New construction techniques
With land in greater demand in cities around the world, more developers and architects are designing tighter spaces with prefabricated materials that ultimately cost less and are the same or higher quality.
Computer modeling can more precisely estimate the strength and durability of different materials, like laminated timber and reinforced concrete, said London architect Simon Goode. That in turn is renewing interest in those materials, which may cost less to ship and takes less time to put together. A key to lowering costs is doing projects at scale: The incremental cost savings are small on an individual house but make a difference in sweeping affordable housing projects.
In the West Bank of Palestine, where land is at a premium, Goode developed plans for a community of houses selling for $40,000–$60,000 instead of the typical $120,000. The houses were smaller, with dual-use spaces like those common in Europe, and the houses made less use of expensive stone and used modular pieces, he said.
Goode, a partner in architecture firm Lyndon Goode Architects, passed on the building and design techniques to young women architecture students working outside Hebron, a city in the West Bank. One was from more secular Ramallah and the other from the more conservative Hebron; they worked together to develop a heavy built-in curtain for families who want separate spaces for women.
“Seeing these two women from two backgrounds working together to solve their differences through design … I feel really proud of our involvement,” he said. “We could pass on our optimism about the future of housing.”
Goode, who was lead director of the 500-million-pound high-profile redevelopment of the King’s Cross Station in London, said he is also working on a low-cost housing project for the YMCA.
In many cities, the government spurs the market by requiring the development of high-quality low-cost housing. For instance, in Barcelona, which is often held up as a place for profitable affordable housing development, the city government required a developer working on a brownfield site called La Marina to provide half of the 12,000 units for one-third of market prices. The business case proved profitable, McKinsey reported.
Solar power and other infrastructure
About a half-million solar panels were installed every day around the world last year, according to the International Energy Agency. Costs for solar photovoltaics are expected to drop by 25 percent by 2020.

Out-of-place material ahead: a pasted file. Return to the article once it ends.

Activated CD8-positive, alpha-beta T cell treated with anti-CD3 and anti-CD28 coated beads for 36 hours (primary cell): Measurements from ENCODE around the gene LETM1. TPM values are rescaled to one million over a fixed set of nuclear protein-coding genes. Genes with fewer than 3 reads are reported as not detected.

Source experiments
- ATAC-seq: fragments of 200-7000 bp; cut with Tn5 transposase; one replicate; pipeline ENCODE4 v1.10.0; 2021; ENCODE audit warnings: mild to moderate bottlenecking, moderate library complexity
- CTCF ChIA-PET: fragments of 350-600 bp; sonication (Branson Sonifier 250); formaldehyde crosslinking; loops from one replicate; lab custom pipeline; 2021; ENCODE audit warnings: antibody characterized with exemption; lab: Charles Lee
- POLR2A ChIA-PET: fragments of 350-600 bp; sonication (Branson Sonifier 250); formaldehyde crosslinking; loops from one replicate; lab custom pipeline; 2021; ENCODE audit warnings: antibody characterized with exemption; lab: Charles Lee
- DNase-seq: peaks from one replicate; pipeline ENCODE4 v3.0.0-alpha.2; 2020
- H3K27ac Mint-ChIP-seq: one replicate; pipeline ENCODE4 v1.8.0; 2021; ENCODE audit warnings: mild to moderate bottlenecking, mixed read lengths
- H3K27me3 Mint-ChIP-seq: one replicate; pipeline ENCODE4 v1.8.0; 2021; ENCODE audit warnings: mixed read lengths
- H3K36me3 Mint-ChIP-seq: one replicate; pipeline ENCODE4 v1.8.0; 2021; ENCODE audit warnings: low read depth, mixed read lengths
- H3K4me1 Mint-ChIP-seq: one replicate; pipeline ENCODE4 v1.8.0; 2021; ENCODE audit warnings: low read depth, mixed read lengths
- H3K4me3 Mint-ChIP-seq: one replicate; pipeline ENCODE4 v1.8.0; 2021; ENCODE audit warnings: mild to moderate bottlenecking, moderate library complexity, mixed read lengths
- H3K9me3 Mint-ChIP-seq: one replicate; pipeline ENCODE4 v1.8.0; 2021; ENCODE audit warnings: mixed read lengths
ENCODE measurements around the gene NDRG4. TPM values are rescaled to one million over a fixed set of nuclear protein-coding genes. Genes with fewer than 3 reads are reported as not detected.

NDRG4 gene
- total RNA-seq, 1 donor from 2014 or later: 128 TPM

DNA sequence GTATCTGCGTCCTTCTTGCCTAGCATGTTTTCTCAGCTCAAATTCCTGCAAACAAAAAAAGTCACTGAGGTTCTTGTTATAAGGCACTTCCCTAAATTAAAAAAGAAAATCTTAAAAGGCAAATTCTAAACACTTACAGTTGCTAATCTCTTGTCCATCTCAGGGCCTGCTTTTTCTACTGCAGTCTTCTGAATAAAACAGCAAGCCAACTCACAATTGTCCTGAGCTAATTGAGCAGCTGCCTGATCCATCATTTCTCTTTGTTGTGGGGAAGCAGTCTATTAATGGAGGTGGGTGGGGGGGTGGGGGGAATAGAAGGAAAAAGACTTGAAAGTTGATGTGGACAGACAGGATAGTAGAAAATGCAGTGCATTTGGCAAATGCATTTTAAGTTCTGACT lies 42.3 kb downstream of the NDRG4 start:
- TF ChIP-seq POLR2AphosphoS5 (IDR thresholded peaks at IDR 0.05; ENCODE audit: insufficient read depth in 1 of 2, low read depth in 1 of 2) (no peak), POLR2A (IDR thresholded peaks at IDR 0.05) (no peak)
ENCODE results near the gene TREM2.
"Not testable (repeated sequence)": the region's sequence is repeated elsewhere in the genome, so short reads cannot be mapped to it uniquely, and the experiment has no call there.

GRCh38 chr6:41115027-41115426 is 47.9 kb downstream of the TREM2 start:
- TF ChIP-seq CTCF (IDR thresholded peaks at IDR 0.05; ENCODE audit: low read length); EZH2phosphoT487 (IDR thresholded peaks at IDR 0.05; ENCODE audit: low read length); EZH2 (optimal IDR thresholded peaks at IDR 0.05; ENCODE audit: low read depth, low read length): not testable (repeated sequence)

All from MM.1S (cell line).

The promise of small-scale solar panels to deliver power to slums has always been apparent. Now the decline in costs rippling through the housing market is enabling investments by governments and private companies in energy that weren’t possible before.
In India, for instance, the government announced late last year that it would spend $150 million on lighting in the slums in Kolkata. In Egypt, agriculture company Al Tayebat spent $1.1 million on a solar-powered village for its workers.
What’s different now is that the time to see a return on the investment in solar power has fallen. For instance, Goode said, an embassy building that his firm, Lyndon Goode, designed in Algeria will return the investment in five years, via lower ongoing energy costs, versus 15 years.
Nor is solar power the only infrastructure declining in cost. Digital networks are now reaching a much greater swathe of people, with more to come. Facebook, for instance, last year announced it would use satellites to provide internet to areas of Africa that aren’t connected.
The ultimate question
The question eventually is, if you can build increasingly higher-quality housing in slums, on land that is mapped and in communities that are hooked up to power grids and the internet, will they still be slums at all?
“Slums are places where people make the transition from rural to city,” said McKinsey’s Woetzel. “They’re pretty economically dynamic and productive places. So how do we improve the quality of the experience without losing site of the purpose of them?”
— By Elizabeth MacBride, special to CNBC.com